My thoughts on this, after the following box where you can sign-up to the newsletter if you haven't done already
Cost, speed (particularly for media), and accuracy are potentially the three big differentiators. But these are all quite boring. It's like saying that a key decision-factor in buying a new phone is build-quality: true but, y'know, at a certain level the phones are all functional enough to serve your purpose just fine.
So then (speaking about phones still, you understand) you get to things that you quite frankly don't use or realistically don't care about. Number of cameras. 4K shooting-quality. Shape of the bezel.
One thing that does set some phones, or phone brands, apart is the software they come with (mainly Apple). But similarly, StatsBomb have their IQ system; Stats Perform have the Trumedia-produced ProVision; Wyscout have data built into their video platform. Perhaps these systems can be unique and valuable enough to lock customers into the provider's ecosystem.
Alternatively, perhaps other 'add-ons' could have the same effect. In recent years, the number of tracking data companies (such as Sportlogiq) has leaped. Most of these (to my knowledge) don't offer a 'complete' set of events (such as passes, tackles, etc), but often do offer the ability to match their data with a full event provider. Maybe your choice between these event data providers will be decided by which tracking data companies they work 'out of the box' with. Or which data provider works with other types of 'add-ons' (how easy it is to link with video? third-party software? VR experiences? database set-up advice? consultancy services?).
The interesting thing about this question is that customers will choose data providers who best serve their needs. But, at the moment at least, everyone has such different types of process that those needs can differ quite greatly, including what type of data they want. Unless a customer is really big or really important though, providers aren't going to change what they collect to suit one client. Otherwise they'd never stop. Their provision will likely settle on something that is generally good for most people, but not perfect for anyone.
And if data providers are all trying to service the same people, will all of their provisions end up looking the same? A row of five-to-eight inch slabs of metal and glass staring back at you, separated by the number of megapixels in the three-camera arrays. And the shape of the bezel.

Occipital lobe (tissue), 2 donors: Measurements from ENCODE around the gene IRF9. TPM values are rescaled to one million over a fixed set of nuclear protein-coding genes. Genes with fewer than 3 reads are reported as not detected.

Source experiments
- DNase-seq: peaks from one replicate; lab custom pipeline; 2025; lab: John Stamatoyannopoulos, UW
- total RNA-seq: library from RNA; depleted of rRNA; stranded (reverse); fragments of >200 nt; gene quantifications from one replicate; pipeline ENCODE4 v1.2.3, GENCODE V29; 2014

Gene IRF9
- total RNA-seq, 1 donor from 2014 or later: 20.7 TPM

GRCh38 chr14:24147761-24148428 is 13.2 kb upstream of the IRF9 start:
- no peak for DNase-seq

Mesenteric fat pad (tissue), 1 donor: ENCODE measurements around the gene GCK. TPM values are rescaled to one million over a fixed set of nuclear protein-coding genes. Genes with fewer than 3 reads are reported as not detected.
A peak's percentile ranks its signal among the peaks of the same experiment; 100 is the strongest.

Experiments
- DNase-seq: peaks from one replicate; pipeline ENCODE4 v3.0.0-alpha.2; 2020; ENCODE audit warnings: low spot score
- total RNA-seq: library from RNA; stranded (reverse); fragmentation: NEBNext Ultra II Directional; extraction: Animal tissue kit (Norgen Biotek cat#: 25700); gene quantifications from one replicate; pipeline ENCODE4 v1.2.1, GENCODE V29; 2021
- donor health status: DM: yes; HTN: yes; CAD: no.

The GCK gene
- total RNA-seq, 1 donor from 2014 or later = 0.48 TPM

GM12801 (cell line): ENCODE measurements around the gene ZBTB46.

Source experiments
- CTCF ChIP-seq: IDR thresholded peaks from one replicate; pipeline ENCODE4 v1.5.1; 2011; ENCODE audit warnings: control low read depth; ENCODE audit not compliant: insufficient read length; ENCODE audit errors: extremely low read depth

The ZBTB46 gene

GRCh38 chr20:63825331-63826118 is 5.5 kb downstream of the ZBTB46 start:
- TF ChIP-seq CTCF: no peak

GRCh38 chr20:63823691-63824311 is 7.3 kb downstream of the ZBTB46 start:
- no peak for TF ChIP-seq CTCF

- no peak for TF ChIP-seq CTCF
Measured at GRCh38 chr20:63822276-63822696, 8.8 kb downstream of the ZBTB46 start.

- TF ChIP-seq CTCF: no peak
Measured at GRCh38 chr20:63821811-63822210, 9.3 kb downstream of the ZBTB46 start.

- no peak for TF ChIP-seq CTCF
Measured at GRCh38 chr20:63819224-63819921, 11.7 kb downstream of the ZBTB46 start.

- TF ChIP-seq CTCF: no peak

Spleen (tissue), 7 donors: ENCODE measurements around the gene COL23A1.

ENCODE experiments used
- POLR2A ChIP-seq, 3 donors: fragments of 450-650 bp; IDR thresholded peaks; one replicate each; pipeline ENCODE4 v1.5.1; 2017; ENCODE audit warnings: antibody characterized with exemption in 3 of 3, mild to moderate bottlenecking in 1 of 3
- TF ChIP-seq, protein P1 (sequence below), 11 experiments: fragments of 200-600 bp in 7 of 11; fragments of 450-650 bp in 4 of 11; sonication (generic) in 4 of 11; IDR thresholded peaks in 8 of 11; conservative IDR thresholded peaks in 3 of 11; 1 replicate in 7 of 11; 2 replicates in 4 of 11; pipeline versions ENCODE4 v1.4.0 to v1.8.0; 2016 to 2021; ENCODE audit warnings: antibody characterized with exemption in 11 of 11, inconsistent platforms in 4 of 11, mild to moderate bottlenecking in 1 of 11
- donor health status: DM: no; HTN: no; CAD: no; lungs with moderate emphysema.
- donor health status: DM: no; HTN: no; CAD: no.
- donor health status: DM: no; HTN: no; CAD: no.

This is the end of the main newsletter, but subscribers in the data sector might want to continue reading
There's a point in this newsletter where I wrote '(to my knowledge)' in reference to what tracking data companies offer. Most of my awareness of data provider provision comes from several years immersed in and around analytics Twitter, and working for Twenty3, whose software product is built to work with varying different data providers.
However, I'm aware that there are gaps in my knowledge. I would like to fill them; for my benefit, for your benefit, and, to be honest, so that I can be fair to companies who don't have the Twitter clout that some others might have.
I'm aware that this newsletter has a degree of significant readership, and while it's still very much a-thing-I-do-in-my-free-time I want to make as much effort as I can to be thorough.
So, over the coming days I'll be getting in contact with the data providers I'm aware of to ask for access to documentation and be put on any list for product updates. I don't plan to write specifically about updates or what's in the data, but, like with this newsletter, it might be useful to fold the information into a wider piece. The providers are welcome to say no, of course, and I won't hold it against them if they do.
I'd also be open to other companies who I may not be aware of getting in touch with me. If that's you, you can use the email address firstname.lastname@example.org
Finally, and only very tangentially related in the spirit of a slight increase in professionalism, while this is still very much a-thing-I-do-in-my-free-time, I do have a ko-fi page where you can (literally) pay some appreciation or encouragement if you wish.